This nightmare can quickly spread. The so-called Indian variant is between 30% to 100% more transmissible than the UK variant and is now present in 44 countries worldwide. With new variants emerging, we cannot end the pandemic without vaccinating the whole world.

In the United States, 50 per cent of the population has received at least one vaccine dose. India has administered the first dose to only 11 per cent of its population. Meanwhile, Africa has the slowest vaccination rate of any continents, with some African countries yet to start mass vaccination campaigns. According to the World Health Organization (WHO), 87 per cent of vaccine supply has gone to higher-income countries.

Tuesday, January 19, 2021

The UP-DND Accord

In his Jan. 15 letter, Defense Secretary Delfin Lorenzana told UP President Danilo Concepcion that his office has decided to abrogate the 1989 UP-DND agreement, which he said had been a “hindrance in providing effective security, safety, and welfare of the students, faculty, and employees of UP.”

Sec. Lorenzana added that the Communist Party of the Philippines (CPP) and its armed wing, New People’s Army (NPA), both tagged as terrorist organizations by the Anti-Terrorism Council, have been recruiting students inside the campus.

Sec. Lorenzana said also that the agreement was a "hindrance in providing effective security, safety, and welfare of the students, faculty, and employees of UP."

According to the defense chief, he ended the deal on his "own volition" and not because President Rodrigo Duterte instructed him to.

The defense department said that they find the previous agreement a "hindrance in providing effective security, safety, and welfare of the students, faculty, and employees of the University of the Philippines (UP)." Lorenzana also claimed that there is an "ongoing clandestine recruitment inside UP campuses nationwide for membership in the Communist Party of the Philippines/New People's Army."

The agreement between UP and DND was inked on June 30, 1989 between constitutionalist and UP President Jose Abueva and then-Defense chief Fidel Ramos.

An earlier agreement in 1982, known as the Soto-Enrile Accord, was signed between student leader Sonia Soto and and then-Defense Minister Juan Ponce Enrile. The agreement prohibits members of the police or military from entering UP campuses “except in cases of hot pursuit and similar occasions of emergency.”

  • Prior notification shall be given to the UP administration by the military or police before they could conduct any operations inside the UP campuses.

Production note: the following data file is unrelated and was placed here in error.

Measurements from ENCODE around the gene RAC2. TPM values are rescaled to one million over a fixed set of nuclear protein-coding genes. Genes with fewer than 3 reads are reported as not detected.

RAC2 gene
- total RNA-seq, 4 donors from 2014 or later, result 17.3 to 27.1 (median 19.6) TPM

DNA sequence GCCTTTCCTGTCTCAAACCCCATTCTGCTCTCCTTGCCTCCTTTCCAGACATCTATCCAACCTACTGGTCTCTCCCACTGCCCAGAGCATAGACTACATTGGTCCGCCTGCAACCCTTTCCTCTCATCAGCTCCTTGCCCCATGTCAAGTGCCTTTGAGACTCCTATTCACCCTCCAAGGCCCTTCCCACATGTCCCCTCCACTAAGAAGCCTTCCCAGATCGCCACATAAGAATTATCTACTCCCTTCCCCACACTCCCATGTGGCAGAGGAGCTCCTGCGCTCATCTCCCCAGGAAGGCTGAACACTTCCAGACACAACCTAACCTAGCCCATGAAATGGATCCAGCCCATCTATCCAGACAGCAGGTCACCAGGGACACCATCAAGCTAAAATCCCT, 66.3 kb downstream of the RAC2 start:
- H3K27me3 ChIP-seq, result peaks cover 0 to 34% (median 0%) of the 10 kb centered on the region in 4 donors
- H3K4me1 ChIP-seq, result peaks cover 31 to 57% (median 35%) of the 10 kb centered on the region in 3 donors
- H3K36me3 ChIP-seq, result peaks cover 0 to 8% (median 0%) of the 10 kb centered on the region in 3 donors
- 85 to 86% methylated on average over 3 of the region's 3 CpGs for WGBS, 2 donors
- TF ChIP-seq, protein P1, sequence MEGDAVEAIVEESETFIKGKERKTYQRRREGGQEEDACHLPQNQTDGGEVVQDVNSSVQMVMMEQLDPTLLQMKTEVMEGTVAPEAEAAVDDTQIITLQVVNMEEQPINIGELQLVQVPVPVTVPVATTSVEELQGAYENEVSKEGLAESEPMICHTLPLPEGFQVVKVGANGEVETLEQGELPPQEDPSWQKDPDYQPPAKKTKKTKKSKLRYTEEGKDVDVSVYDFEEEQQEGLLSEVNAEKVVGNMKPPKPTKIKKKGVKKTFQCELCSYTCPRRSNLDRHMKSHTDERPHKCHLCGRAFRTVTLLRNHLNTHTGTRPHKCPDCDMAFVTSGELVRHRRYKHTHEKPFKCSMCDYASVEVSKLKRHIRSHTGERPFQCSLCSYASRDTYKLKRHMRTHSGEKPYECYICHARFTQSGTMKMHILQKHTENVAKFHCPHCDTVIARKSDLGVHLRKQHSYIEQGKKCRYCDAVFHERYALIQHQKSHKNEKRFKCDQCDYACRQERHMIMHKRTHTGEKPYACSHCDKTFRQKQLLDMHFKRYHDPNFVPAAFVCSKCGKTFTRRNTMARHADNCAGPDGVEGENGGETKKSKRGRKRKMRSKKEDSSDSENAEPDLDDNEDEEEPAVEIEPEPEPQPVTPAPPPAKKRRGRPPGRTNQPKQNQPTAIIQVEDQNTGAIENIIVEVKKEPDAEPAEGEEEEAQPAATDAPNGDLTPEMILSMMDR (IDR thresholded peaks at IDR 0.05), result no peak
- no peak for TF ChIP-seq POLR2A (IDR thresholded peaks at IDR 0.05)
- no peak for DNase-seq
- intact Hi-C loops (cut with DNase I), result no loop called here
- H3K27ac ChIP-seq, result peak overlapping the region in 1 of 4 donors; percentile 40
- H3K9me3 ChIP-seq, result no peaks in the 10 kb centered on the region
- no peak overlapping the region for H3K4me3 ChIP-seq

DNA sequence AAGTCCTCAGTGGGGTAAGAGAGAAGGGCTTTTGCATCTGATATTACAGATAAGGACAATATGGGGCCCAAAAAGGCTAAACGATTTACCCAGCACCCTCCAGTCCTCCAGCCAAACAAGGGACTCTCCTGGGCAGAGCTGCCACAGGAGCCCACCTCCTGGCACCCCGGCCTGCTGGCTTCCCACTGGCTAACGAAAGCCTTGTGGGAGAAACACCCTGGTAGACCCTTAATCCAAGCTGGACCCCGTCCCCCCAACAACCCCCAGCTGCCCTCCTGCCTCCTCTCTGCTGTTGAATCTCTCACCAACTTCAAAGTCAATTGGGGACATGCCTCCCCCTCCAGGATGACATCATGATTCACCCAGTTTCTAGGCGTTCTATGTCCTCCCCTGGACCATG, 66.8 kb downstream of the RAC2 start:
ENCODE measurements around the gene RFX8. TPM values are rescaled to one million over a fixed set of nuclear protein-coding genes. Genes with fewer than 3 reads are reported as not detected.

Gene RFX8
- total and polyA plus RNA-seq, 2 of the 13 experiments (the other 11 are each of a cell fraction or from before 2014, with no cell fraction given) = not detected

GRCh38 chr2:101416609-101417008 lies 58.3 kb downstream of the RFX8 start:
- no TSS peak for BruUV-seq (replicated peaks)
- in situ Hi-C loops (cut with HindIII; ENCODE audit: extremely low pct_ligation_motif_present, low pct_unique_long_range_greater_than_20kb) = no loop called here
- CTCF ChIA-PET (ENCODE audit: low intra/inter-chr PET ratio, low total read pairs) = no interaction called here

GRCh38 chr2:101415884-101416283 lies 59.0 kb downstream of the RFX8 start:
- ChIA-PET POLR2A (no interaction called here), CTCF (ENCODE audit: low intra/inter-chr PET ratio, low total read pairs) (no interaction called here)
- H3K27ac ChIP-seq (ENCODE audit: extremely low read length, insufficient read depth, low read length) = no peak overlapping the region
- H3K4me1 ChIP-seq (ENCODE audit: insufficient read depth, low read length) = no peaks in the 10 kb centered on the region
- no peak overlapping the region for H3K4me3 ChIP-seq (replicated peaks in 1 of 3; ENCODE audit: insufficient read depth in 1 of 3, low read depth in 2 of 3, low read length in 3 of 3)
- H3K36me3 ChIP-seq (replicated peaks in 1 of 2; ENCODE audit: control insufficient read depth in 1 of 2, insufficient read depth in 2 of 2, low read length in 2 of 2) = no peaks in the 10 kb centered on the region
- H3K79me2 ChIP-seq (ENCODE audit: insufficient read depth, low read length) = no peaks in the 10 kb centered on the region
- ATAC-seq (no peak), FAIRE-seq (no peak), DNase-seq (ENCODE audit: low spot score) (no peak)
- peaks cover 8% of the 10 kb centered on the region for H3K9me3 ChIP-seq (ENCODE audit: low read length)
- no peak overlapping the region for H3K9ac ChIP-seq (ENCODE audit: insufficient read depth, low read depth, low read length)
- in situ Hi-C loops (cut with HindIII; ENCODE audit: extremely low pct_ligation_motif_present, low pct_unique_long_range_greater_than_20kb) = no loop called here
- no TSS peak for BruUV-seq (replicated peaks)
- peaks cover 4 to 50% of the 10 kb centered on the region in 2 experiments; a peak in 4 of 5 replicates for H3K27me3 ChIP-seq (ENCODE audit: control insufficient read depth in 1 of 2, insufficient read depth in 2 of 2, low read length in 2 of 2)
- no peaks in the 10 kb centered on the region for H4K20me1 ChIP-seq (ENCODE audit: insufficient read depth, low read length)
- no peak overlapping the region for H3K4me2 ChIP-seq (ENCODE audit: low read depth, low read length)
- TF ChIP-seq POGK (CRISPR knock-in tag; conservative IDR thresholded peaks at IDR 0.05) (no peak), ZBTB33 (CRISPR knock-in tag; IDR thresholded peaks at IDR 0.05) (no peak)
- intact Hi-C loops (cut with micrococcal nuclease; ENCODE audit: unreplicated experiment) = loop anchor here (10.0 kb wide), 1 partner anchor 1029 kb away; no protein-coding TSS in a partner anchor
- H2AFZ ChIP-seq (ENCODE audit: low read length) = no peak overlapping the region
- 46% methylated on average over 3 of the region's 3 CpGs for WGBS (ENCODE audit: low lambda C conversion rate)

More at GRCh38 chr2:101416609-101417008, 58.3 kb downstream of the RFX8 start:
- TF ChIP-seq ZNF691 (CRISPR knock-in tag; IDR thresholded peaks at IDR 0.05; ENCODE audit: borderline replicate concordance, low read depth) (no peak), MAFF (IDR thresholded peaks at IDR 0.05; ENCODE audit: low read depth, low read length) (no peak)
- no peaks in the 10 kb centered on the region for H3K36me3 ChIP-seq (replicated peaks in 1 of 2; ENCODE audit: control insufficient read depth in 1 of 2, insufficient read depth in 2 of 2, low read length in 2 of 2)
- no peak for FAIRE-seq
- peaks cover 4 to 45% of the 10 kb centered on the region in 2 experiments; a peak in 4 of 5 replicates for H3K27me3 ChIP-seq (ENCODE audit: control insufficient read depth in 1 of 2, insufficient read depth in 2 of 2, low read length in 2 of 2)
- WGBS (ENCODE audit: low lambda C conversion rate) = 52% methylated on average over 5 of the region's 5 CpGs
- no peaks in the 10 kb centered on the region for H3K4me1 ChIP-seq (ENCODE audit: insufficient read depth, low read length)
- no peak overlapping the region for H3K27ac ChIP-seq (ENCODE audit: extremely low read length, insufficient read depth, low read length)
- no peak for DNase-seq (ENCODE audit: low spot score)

• Except in "cases of hot pursuit and similar occasions of emergency," no military or police shall enter the premises of the UP campuses.
  • When the UP administration asks for security assistance from the troops, only uniformed personnel of the military and police can enter the campus premises.
  • Members of the military and police "shall not interfere with peaceful protest actions" by the UP community in their campus.
  • The service of search warrants to any UP student, faculty, employee, or invited participant in any UP activity shall as far as predictable be done after prior notification to the UP President, or Chancellor of the campus, or the Dean of the regional unit.
  • The arrest or detention of any student, faculty, or employee anywhere in the Philippines, shall be reported immediately to the UP administration. No members of the UP community shall be subjected to custodial investigation without prior notice of the university administration.
  • A joint monitoring group composed of the UP Faculty Regent, UP Student Regent, UP administration officials, and officials from the military and police shall meet twice a year to determine compliance [with] the agreement.
  • Nothing in the agreement "shall be construed as a prohibition against the enforcement of the laws of the land."

The agreement also stipulated that the university strengthen its "own security, police, and fire-fighting capabilities."

The UP campuses have been a refuge for student activism since the 1980s – a result of a long history of student disappearances, killings, and police and military violence within the vicinity of the campuses.

Meanwhile, Reyes said that the termination of the deal has implications on youth activism in the country.

"Everything that the accord prohibits, the DND now wants allowed. 'Yung dating bawal, puwede na. 'Yung dating safeguards, wala na (Those that were prohibited are now allowed. The past safeguards are now gone.) That is the implication of the accord's termination," he said in a Facebook post

What can you say?

Wednesday, August 19, 2020

PhilHealth mafia

President Rodrigo Duterte has ordered Undersecretary Jesus Melchor Quitain to conduct the probe, the Palace said Friday.